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Member Since: 12/24/2008
This is soooo sweet. I just found it, way after Christmas, but just in time for Valentine's Day. I've been crocheting little hearts with no ummm...ultimate purpose. But now I've found a purpose! I can just chain them together and maybe weave them up the banister on the staircase, or drape them around a doorway (we just took down the fir garland around the doorway and it looks so empty!).
Thanks for such a simple, sweet idea!
This is so sweet! I am your basic scarf crocheter. Have attempted nothing else, yet. However, my daughter will marry next year, and maybe I'll try my hand at this. She is talking about making origami flowers for decorations for the wedding, and perhaps some crocheted flowers would be lovely as well. We are on a limited budget, and I have quite a stash of yarn. I do wonder, does it matter the size of the yarn/hook?
I've always been frustrated by how quickly coffee cools. This is a very practical answer to that dilemma. Also, in addition to making one here at home, this is a great gift I can make for a friend of mine who lives in an off-the-grid home.
I love Janome (and my old Singer).
Last week I was the volunteer leader of a beginner sewing camp for girls in grades 5-8 at a United Methodist camp here in Maine. This is our fourth year offering the sewing camp. I received donations from churches and community businesses to purchase twelve Janome machines for this camp, and they are terrific for beginners. The girls learn how to operate the machines and how to clean them. They learn how to experiment with different stitches and lengths. When something goes wrong, a volunteer is always nearby to assess machine issues and address them (usually very simple, such as incorrect threading or bobbin issues).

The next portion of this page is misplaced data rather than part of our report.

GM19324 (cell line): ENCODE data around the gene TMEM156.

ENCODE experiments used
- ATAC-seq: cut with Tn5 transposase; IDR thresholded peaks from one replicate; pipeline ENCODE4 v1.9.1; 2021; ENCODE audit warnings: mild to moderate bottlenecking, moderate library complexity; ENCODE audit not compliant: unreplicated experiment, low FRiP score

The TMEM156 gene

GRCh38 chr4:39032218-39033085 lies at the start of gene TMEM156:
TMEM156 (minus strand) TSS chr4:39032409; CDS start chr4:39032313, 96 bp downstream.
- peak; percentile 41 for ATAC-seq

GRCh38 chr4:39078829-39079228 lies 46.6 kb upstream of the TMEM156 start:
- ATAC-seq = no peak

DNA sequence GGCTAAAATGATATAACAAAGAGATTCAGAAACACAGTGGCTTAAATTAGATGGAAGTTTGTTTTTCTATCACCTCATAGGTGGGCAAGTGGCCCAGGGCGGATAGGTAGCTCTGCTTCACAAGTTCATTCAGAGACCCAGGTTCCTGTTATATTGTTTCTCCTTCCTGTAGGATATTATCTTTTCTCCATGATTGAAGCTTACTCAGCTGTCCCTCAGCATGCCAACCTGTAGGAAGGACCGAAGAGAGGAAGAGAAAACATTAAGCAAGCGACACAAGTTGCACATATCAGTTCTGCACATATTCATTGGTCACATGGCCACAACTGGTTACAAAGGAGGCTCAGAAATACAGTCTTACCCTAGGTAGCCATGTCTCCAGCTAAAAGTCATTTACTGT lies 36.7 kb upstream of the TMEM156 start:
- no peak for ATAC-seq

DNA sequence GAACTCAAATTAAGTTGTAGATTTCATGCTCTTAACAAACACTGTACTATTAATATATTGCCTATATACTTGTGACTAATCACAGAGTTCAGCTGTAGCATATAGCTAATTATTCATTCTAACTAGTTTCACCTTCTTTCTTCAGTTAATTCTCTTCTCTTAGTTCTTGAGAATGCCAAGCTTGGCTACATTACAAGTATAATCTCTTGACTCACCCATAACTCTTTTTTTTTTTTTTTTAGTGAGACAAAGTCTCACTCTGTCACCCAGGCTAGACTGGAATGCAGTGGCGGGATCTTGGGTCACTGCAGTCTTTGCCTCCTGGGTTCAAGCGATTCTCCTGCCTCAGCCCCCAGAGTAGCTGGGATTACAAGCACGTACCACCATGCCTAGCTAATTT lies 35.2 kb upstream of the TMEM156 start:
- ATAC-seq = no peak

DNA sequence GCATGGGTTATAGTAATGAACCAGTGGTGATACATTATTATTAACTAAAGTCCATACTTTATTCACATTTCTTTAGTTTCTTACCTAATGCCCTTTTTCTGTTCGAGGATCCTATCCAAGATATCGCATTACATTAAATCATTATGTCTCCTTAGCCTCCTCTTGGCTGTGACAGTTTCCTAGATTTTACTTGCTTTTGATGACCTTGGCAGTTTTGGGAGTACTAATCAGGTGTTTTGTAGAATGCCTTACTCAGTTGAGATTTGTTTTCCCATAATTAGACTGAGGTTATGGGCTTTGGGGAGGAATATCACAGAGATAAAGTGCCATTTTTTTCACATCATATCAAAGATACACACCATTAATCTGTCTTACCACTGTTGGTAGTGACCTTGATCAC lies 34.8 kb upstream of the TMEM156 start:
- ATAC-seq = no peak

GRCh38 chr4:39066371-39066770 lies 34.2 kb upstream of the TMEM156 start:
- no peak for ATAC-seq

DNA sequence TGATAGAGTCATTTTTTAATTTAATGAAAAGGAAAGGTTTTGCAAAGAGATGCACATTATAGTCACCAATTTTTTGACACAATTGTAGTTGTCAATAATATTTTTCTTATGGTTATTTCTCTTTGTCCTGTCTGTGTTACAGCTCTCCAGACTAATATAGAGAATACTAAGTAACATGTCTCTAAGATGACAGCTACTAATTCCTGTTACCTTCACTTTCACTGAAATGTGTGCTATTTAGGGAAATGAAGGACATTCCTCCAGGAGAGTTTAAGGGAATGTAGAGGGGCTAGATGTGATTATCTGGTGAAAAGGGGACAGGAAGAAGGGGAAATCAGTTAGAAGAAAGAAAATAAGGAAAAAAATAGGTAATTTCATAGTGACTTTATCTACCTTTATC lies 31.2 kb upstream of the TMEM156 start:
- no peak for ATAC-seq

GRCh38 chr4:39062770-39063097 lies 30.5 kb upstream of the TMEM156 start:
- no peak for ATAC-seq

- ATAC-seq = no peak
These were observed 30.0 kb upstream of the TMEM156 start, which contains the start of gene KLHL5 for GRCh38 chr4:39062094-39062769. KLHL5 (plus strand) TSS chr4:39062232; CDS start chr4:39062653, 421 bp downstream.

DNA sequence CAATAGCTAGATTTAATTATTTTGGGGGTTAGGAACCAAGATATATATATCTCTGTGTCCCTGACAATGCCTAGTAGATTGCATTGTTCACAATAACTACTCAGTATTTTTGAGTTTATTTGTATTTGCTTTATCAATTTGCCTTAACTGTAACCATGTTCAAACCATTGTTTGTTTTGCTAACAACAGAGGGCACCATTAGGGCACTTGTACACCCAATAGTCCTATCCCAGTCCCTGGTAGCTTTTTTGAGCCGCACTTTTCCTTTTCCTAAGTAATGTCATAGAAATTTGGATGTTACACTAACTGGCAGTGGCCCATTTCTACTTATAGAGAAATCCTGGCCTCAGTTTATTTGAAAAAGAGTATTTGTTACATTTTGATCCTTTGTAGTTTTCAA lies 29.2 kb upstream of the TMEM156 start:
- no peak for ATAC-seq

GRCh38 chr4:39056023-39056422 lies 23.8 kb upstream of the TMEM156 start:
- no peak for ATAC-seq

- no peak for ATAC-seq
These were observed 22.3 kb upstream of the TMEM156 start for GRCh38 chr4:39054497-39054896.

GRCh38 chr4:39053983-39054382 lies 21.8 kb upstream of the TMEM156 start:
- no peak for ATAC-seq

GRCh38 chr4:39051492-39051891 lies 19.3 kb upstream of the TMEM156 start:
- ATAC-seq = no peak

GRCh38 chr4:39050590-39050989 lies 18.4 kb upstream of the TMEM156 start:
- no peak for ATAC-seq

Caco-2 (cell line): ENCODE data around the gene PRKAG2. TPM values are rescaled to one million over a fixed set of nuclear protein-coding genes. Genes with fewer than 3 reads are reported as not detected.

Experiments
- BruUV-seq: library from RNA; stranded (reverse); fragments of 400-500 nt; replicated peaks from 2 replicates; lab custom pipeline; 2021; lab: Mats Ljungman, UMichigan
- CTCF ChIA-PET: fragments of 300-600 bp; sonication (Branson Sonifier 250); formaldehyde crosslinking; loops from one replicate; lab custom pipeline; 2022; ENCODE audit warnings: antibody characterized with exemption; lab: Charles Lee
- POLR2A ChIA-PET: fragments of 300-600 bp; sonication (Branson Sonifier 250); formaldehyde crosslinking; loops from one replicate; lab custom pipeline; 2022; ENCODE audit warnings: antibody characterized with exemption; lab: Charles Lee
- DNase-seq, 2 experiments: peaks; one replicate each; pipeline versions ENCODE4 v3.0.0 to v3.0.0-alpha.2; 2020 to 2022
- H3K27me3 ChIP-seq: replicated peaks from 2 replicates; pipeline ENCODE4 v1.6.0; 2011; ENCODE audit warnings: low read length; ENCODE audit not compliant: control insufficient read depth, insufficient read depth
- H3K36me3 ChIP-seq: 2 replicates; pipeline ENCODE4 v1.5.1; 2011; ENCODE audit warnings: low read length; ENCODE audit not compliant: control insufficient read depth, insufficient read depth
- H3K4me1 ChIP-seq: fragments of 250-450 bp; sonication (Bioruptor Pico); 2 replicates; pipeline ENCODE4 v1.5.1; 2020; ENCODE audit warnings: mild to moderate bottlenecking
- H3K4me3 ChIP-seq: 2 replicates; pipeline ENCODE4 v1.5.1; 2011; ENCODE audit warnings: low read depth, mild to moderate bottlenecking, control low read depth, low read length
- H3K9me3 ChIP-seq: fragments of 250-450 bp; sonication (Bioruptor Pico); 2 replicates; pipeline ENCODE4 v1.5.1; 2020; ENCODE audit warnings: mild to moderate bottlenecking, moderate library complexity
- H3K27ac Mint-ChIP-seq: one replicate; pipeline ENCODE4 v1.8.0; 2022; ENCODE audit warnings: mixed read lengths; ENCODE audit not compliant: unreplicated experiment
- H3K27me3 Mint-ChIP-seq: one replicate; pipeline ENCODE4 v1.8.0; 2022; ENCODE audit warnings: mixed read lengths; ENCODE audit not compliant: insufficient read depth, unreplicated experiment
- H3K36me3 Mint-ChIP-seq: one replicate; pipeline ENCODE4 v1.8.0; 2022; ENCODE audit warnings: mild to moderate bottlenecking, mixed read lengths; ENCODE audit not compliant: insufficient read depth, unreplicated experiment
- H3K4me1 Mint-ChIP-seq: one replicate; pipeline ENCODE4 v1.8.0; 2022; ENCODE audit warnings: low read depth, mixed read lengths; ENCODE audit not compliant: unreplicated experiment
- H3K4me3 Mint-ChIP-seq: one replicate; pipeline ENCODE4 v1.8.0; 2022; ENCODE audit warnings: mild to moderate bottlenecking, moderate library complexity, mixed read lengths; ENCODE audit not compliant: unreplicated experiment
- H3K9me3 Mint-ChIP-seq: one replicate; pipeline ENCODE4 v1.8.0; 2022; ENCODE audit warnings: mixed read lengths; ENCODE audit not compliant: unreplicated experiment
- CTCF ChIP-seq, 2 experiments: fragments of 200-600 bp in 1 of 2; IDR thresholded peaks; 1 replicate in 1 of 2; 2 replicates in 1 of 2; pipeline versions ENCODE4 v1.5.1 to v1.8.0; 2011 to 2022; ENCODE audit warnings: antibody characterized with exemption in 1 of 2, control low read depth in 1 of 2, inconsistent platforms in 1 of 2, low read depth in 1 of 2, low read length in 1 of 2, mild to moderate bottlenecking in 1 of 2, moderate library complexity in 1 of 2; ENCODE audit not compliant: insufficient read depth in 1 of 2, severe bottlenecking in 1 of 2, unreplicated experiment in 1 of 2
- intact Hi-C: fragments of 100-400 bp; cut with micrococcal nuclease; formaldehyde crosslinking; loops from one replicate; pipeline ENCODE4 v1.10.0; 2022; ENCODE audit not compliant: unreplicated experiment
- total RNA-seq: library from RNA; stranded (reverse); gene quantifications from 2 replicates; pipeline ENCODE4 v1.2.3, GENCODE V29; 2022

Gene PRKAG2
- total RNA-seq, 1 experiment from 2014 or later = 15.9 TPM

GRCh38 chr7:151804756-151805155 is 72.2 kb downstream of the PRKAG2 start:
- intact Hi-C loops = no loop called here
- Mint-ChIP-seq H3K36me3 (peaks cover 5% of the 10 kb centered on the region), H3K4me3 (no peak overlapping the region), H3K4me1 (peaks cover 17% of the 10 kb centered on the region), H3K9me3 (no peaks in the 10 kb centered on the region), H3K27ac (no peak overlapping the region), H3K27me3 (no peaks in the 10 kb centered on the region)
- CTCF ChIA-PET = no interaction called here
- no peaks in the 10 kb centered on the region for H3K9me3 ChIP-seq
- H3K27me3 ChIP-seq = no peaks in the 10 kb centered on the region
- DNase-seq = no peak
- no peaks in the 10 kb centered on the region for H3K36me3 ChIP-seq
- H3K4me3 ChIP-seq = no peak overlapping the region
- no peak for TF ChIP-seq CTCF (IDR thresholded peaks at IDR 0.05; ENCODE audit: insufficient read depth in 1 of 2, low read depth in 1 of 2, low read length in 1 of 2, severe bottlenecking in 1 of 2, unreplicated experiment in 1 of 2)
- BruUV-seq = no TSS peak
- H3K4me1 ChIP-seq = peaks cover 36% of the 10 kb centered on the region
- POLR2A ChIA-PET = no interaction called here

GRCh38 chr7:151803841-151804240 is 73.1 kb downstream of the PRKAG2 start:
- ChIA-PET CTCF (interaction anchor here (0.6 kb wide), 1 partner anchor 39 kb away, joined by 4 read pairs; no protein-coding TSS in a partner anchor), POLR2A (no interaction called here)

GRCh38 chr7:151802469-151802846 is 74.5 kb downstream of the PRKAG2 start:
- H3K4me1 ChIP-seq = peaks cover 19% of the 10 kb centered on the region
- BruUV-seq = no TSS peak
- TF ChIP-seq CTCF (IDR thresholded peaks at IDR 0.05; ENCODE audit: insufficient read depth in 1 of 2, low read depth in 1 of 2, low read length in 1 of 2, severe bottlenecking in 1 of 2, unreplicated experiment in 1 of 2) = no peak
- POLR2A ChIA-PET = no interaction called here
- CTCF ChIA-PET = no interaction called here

I have a Janome Sewist 625E, very simple, but I love it. I gave my 20 year old daughter my old Singer (circa 1984, so not THAT old), which she used a few years ago to make her senior prom dress, at a cost of $75 for materials, which would have probably retailed for $200. She modeled it last week for the camp sewers, and they were thrilled to think that some day they could graduate from sewing pillowcases to sewing prom dresses (and save money too).
Our focus at the camp is to sew items for missions, such as pillowcases for homeless shelters, schoolbags for children, potholders for soup kitchens, aprons for soup kitchens, and quilts for the LINUS project. They also take home one of each project, to show to family and friends. Some of the children have machines at home, and they continue to sew. Some do not have machines, but then go home to earn money to buy one, or they may ask for one as a gift.
Give a person a quilt,a schoolbag,or a potholder, and they have it for as long as the threads hold. Give a person a lesson in sewing, and they can sew quilts, schoolbags and potholders for their entire lives. How cool is that?!
My oldest is in college now, but I have fond memories of the days of play kitchens. I've sewn many a "felt-food." I love the craft, I just wonder about the snaps in this project. While snaps are an important fine motor skill activity, I find it much simpler to sew velcro for attachment. Also, where are the veggies? Kids need fun veggies!
Thanks for the idea. No grandkids to sew for yet, but I'll keep this in mind...
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